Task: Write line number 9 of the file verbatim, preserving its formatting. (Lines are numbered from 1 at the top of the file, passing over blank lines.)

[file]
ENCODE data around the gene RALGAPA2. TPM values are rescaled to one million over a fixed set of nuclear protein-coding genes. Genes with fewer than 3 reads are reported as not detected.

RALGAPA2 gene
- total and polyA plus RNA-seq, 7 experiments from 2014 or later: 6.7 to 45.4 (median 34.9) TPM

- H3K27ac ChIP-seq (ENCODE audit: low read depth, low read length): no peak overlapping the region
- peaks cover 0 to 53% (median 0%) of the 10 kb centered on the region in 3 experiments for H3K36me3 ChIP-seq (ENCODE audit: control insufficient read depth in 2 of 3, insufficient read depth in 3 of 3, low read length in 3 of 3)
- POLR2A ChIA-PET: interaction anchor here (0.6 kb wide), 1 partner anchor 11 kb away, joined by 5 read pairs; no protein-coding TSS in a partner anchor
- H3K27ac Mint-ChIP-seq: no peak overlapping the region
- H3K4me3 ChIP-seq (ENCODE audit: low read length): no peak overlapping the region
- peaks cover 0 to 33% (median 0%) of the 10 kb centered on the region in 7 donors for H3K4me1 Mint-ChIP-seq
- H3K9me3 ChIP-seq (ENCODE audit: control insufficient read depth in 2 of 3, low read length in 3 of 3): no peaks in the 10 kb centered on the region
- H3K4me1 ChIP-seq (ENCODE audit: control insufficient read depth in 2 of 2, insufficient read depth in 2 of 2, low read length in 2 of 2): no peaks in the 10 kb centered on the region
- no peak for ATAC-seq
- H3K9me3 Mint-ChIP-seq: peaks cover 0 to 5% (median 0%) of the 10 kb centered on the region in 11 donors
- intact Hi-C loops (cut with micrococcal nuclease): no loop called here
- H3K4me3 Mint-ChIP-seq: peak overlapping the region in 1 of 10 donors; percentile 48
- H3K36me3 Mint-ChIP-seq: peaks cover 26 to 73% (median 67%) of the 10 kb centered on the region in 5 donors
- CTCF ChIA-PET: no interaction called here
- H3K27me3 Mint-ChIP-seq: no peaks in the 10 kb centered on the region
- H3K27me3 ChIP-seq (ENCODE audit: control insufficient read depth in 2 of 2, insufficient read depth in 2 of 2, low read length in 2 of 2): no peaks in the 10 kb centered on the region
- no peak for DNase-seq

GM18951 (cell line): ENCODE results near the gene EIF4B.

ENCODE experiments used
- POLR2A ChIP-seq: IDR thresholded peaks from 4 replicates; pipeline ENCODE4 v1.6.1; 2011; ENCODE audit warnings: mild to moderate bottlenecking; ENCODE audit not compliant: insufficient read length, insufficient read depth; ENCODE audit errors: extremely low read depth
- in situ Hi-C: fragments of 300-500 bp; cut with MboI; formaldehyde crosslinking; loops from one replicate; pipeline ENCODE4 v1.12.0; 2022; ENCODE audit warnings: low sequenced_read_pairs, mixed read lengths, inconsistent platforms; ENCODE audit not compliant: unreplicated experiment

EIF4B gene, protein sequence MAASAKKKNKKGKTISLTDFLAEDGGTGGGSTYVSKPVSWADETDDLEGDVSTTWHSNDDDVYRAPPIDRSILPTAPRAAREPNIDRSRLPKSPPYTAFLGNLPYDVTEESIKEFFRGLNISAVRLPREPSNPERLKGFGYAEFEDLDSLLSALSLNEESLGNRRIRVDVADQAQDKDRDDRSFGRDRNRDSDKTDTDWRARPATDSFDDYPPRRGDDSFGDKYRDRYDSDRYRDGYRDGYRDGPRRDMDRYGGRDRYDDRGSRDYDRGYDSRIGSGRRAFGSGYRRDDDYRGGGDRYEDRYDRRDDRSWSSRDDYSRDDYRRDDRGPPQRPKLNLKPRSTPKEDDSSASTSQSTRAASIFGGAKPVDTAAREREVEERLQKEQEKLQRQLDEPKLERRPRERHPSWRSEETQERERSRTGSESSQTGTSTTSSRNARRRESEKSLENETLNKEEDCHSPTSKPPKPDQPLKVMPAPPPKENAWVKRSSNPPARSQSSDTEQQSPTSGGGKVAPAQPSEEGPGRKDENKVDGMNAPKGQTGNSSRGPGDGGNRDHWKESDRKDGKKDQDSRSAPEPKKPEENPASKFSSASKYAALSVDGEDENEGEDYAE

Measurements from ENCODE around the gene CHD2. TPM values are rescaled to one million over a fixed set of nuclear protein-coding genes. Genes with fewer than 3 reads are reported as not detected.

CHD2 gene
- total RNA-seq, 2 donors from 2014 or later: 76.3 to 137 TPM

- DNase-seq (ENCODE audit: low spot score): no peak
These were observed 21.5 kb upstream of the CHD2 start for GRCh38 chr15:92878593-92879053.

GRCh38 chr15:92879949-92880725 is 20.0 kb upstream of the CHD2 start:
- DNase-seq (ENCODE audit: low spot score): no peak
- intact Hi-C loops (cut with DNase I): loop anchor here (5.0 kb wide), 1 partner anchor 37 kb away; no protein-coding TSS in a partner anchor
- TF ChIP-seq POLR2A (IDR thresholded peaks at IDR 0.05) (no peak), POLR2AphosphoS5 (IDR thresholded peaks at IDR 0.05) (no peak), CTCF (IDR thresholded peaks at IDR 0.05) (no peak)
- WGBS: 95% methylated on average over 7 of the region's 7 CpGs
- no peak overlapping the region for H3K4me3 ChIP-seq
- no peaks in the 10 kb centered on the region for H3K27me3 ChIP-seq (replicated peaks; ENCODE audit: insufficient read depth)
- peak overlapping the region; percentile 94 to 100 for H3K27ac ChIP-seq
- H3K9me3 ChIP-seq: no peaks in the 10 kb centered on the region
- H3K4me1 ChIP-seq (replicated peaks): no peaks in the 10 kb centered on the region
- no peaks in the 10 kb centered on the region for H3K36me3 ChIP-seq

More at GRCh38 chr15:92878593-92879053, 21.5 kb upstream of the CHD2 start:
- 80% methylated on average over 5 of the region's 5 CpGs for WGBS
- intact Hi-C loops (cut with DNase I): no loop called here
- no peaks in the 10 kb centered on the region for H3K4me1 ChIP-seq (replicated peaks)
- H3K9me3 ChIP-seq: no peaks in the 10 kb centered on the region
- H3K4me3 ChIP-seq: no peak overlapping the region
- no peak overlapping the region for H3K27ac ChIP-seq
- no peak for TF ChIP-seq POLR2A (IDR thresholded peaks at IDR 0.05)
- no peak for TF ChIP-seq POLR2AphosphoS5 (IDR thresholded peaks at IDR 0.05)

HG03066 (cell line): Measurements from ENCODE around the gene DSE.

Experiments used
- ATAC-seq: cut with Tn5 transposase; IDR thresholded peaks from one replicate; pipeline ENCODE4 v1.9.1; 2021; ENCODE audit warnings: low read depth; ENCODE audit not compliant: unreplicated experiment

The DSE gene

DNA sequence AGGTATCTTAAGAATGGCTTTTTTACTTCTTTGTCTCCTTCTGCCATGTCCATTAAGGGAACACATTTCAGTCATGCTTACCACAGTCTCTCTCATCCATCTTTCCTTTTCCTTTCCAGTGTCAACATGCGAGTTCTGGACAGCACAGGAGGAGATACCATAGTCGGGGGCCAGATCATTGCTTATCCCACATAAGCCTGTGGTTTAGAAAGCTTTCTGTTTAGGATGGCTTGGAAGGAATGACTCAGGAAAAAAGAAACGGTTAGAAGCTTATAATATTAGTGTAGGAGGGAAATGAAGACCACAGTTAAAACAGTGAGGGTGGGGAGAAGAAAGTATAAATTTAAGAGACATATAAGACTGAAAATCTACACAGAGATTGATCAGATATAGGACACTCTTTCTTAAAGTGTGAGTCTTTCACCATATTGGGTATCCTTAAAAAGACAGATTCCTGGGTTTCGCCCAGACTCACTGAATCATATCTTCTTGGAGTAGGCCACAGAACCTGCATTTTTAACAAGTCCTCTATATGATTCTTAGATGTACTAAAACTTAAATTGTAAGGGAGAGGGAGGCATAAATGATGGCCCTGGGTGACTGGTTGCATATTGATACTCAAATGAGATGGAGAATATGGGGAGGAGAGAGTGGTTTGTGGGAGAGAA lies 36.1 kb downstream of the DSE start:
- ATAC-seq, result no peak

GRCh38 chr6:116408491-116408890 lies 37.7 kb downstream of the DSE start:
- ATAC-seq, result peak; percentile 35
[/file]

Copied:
- peaks cover 0 to 33% (median 0%) of the 10 kb centered on the region in 7 donors for H3K4me1 Mint-ChIP-seq